Vintage Guitar - March 2017 - Open - 60
Vai-tality: Shredding the Stratosphere
By Wolf Marshall
hred - a colloquial term for overt instrumental prowess, ubiquitous across
genres and eras. Consider Bach, Mozart,
Liszt, and Paganini in classical music or the
improvisations of sitarist Ravi Shankar, jazz
passage work of Charlie Parker and John
Coltrane, country pickin' of Joe Maphis and
Albert Lee, fusion exploits of Al DiMeola and
Allan Holdsworth, and metallic blaze of Eddie
Van Halen and Yngwie Malmsteen. In the
milieu resides Steve Vai, guitarist, composer,
entrepreneur, producer, singer/songwriter, instrument designer, clinician, transcriptionist,
philanthropist, futurist - and yes, shredder.
Vai has come a long way since he was
Frank's "little Italian virtuoso" in Zappa's
early-'80s bands. In retrospect, there's an air
of inevitability to Vai's ascendance. Born in
Carle Place, New York, on June 6, 1960, he
was drawn to music at an early age, grasped
its nature at five via the piano, realized he
was to be a guitarist at six, began playing the
instrument at 12, studied with Joe Satriani
at 13, worked in local rock band, gravitated
to progressive music, and attended Berklee
College of Music at 18. His first serious job
was as Zappa's transcriptionist, precisely
documenting the intricacies of the music.
He gained notoriety in the late '70s with
transcriptions of pieces from Joe's Garage,
Shut Up 'N Play Yer Guitar, and Zoot Allures,
later published in The Frank Zappa Guitar
Book and a complex musical minefield titled
"The Black Page," which secured a salaried
position in Zappa's organization.
Vai moved to L.A. to officially join Zappa's
band in '79 and was soon put to use performing
"stunt guitar" and "impossible guitar parts"
in concert and the studio. In '83, he settled in
Sylmar and built Stucco Blue, a professional
home studio that yielded "The Attitude Song" as well as the Flex-Able
album and launched Vai's solo career.
"The Attitude Song" was an especially
auspicious flight, featuring lead-guitar pyrotechnics in shifting time signatures and
a heavy metallic riff in 7/16 . It remains a cult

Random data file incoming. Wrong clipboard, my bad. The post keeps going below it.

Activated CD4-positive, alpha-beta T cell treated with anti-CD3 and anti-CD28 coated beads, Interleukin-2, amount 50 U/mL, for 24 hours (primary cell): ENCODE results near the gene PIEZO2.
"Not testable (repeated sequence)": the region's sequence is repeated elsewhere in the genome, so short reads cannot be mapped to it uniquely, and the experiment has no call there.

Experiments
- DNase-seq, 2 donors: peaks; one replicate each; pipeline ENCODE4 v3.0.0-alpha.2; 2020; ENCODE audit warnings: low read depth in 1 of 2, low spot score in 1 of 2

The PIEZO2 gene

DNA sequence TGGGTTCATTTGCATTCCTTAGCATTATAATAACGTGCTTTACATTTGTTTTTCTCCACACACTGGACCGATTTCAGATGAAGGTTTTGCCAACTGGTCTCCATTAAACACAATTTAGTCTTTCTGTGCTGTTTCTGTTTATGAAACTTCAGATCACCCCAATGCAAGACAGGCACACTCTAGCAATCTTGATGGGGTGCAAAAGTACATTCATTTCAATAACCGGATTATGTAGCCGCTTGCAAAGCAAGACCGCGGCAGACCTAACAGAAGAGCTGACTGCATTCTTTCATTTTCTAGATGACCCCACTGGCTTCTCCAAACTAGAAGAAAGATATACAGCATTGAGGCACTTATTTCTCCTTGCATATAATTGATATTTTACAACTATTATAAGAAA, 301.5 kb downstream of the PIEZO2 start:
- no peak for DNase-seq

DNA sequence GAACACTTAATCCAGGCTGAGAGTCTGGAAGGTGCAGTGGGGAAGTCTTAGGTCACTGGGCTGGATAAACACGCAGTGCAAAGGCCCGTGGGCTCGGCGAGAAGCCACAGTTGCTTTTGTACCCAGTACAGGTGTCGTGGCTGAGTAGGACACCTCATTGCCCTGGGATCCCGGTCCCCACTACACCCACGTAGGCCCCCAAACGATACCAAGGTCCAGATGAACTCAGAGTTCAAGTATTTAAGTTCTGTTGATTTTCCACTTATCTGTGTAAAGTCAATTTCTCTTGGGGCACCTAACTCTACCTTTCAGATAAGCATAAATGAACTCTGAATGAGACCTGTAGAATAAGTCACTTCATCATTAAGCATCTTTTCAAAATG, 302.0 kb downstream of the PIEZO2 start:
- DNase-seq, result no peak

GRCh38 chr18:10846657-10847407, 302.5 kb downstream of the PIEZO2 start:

classic of the era.
Vai soon became a sideman to the stars.
After Zappa, he filled positions left vacant
by the biggest names in the field. He replaced
Yngwie Malmsteen in Alcatrazz (Disturbing
the Peace, 1984), Eddie Van Halen on David
lee Roth's Eat 'Em and Smile ('85), played
Satan's shredder in Crossroads ('86), and
joined Whitesnake in '89 (Slip of the Tongue).
Between stints, he designed the Jem and Universe seven-string signature guitars for Ibanez
and lent his expertise to develop amplifiers
for Carvin, which would eventually bear
his name as the Legacy line. He also worked
with Eventide on its H3000 Harmonizer, and
DiMarzio on signature high-output pickups.
Vai cemented his solo-artist stature with
Passion and Warfare, recorded between 1985
and '90. Heralded as "the richest and best
hard-rock guitar virtuoso album of the '80s,"
it sold more than a million and a half units
worldwide and reached #18 on Billboard
within a week of release - a staggering accomplishment for an instrumental-rock
In the early '90s, Vai formed a hard-rock
band with Devin Townsend, (vocals) T.M.
Stevens (bass), and Terry Bozzio (drums),
captured on Sex and Religion. He also collaborated with Ozzy Osbourne on Ozzmosis
('94) and won a Grammy that year for his
performance of Zappa's "Sofa" on Zappa's
Universe. Vai returned to his instrumental
format in Alien Love Secrets ('95) and Fire
Garden ('96), then joined fellow virtuosi
Satriani and Eric Johnson for the G3 tour.
Vai founded Favored Nations in 1999 and
subsequently released several guitar-intensive
albums by various artists, notably No Substitutions: Live in Osaka (2001), featuring Larry
Carlton and Steve Lukather, which earned a
Grammy for Best Pop Instrumental Album.
Vai further stretched with a new band,
The Breed (with Billy Sheehan and Tony
Macalpine), as well as a live concept album
recorded in 32 countries (Alive in an Ultra
World), a conceptual 10-disc set (The Secret
Jewel Box), a trilogy series (Real Illusions:
Reflections and The Story of Light), and the
orchestral work "The Aching Hunger" with
Holland's Metropole Orchestra. The latter
posed Vai's shredding with the orchestra
and yielded Visual Sound Theories (DVD)
Steve Vai: Larry DiMarzio.